In our highly individualized society we have somehow come to think that faith is merely a private matter. Make no mistake faith is a private matter. But newsflash: faith is not merely a private matter. If we paused for a moment we can think of others in our world who need desperately for our seeds to be born and to grow and to flourish and to help theirs grow too. This is why we need to move beyond the idea that you don’t need the church to know God. That may be true. But someone else might need you in order to know God. Someone else, perhaps it is your daughter or your son or your neighbor, or perhaps even your enemy, needs you to be here bearing fruit for the Lord that a harvest might take place in them.
This was the great story of Eric Liddell in the movie “Chariots of Fire” which many of us watched earlier this week as a part of our faith and film series. Eric, an Olympic athlete and Scottish national hero, who refused to have his seed choked out by the thorns. Swift afoot, he was also a man of God. When pressured by the Prince of Wales to represent his country and run on the Sabbath, a day Eric believed was to be dedicated to the Lord alone, Eric refused to run the Olympic 100 yard dash. Eric stood by his conviction, telling his sovereign that he indeed loved his country, but he loved his God more. And for that he is today remembered not only for being a heroic runner, but also for being a hero of faith.
IV. This world needs our faith right now. On the heels of such tragic events in London this week; the world needs us to our flowers to bloom. It needs us to be heroes of faith.
Our hearts break at the tragic loss of life. I sat with my wife on the bed Thursday as she wept for England and the loss of its sons and daughters. Some of you cried wept also. Some of you felt the fear and the anger that I felt as I listened to the radio. What are we to do with this sadness, this fear and this anger?
Like Eric Liddell we will seek to be true to our mission as Christians. We will cling to our promise in Christ and we will bear witness to the coming of the final age. We will seek to conform our lives to the prayer of Saint Francis who petitioned his God,
Lord, make me an instrument of your peace.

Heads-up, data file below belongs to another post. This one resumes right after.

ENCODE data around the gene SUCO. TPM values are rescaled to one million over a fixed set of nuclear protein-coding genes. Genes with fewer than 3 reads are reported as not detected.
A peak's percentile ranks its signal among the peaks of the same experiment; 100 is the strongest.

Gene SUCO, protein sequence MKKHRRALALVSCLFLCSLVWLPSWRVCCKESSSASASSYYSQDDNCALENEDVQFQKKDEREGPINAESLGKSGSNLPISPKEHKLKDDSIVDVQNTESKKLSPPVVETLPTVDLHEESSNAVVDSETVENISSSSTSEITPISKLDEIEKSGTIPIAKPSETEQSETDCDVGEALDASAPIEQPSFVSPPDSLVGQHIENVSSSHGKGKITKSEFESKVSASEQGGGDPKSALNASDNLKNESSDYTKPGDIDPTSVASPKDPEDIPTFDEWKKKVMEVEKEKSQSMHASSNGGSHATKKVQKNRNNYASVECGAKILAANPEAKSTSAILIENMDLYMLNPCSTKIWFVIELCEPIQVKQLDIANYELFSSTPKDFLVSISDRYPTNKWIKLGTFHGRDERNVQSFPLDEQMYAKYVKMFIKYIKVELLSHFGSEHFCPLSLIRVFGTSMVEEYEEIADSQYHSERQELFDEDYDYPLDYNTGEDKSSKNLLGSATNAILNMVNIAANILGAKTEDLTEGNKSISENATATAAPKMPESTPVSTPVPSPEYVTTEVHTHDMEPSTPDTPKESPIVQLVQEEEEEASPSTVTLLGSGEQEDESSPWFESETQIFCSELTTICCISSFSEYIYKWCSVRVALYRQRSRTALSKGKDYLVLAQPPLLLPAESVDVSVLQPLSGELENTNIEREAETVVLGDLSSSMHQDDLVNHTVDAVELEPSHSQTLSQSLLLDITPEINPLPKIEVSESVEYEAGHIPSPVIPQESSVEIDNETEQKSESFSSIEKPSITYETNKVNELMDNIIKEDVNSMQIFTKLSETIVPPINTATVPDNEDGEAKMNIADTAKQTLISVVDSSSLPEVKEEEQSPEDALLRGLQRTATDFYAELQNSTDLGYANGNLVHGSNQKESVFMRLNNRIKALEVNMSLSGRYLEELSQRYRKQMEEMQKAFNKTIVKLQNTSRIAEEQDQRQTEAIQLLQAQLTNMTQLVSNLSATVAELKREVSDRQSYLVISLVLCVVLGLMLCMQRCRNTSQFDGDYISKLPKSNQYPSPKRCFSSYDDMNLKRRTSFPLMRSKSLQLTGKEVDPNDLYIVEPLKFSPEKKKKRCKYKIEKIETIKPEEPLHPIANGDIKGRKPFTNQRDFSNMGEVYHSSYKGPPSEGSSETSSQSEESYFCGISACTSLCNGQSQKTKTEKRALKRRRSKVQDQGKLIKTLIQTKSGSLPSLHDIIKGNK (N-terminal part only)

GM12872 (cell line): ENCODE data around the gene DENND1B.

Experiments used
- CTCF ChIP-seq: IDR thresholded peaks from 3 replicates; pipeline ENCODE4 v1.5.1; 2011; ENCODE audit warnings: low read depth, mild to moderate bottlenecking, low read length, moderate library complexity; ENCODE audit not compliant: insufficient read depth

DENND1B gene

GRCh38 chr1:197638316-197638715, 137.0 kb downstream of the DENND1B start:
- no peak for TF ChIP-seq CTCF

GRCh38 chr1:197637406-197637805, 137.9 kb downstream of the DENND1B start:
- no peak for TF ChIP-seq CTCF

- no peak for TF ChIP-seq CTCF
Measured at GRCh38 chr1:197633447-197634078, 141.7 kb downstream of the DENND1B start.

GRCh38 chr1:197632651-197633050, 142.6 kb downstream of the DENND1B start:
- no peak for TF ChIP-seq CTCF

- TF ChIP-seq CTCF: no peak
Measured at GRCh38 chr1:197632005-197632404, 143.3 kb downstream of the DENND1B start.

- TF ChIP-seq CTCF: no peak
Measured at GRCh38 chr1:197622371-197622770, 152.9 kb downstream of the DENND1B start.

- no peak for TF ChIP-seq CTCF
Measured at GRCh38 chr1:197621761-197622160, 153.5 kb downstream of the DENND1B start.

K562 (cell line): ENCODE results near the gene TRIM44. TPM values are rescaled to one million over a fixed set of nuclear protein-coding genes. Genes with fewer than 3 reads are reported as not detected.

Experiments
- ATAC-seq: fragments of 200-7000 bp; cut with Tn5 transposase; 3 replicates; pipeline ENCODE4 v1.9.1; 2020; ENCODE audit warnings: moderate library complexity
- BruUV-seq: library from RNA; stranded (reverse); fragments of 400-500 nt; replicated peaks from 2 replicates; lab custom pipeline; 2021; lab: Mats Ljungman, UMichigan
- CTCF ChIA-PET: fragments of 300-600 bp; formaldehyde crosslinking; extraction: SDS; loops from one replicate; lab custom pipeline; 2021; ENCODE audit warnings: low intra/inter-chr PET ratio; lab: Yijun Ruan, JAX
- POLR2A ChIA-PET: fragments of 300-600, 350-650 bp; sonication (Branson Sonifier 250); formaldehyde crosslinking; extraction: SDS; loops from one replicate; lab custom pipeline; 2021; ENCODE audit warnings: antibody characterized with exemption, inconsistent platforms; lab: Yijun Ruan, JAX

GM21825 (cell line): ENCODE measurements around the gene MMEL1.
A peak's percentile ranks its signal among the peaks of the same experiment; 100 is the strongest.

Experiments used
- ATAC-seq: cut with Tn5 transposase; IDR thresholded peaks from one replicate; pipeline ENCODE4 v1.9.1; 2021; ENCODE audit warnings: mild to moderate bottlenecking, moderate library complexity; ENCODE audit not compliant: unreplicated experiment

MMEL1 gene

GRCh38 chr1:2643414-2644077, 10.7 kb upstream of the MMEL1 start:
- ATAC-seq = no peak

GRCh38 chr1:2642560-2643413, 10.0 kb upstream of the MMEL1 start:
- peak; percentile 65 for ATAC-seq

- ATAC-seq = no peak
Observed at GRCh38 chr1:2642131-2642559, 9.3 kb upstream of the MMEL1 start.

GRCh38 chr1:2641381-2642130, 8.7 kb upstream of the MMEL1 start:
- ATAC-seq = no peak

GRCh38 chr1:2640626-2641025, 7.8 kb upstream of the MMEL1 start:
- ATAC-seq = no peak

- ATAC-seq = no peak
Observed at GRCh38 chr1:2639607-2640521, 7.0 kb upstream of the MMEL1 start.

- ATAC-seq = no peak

Where there is hatred, let me sow love;
where there is injury,pardon;
where there is doubt, faith;
where there is despair, hope;
where there is darkness, light;
and where there is sadness, joy.
For the sake of this world we will see that this seed is not only sown, but that it is given birth. And that it grows strong.
V. I have yet to perform a baptism. Forest and I have done quite a lot of talking about baptism and he informs me that 100% of all those he has dunked have come back up. No fatalities whatsoever. Imagine that.
The point is simple. You did not stay buried beneath the waters of your baptism. Nor was your faith meant to stay buried beneath the burdens and concerns of this world. Nor even its tragedies. The kingdom was cast upon you and was meant to grow tall and strong. We were meant to bear fruit. For as the Apostle Paul tells us, creation its very self, is in the throes of childbirth, struggling and yearning for the children of God to be made known. The world is longing for our seed to bear fruit and for the kingdom of God to be born among us.
VI. Listen. A sower went out to sow. And as he sowed some seeds fell along the path and the birds came and ate them up. Other seeds fell along the rocky ground where they did not have much soil, and sprang up quickly because there was no depth of soil. But when the sun rose they were scorched, and because they had no root, they withered. Other seeds fell among the thorns. And as the thorns grew up they choked the seeds. Still other seeds fell in good soil and they brought forth grain, some one hundredfold, some sixty and some thirty.
Now what kind of soil are you made of?
In the name of the Father, the Son and the Holy Spirit. Amen.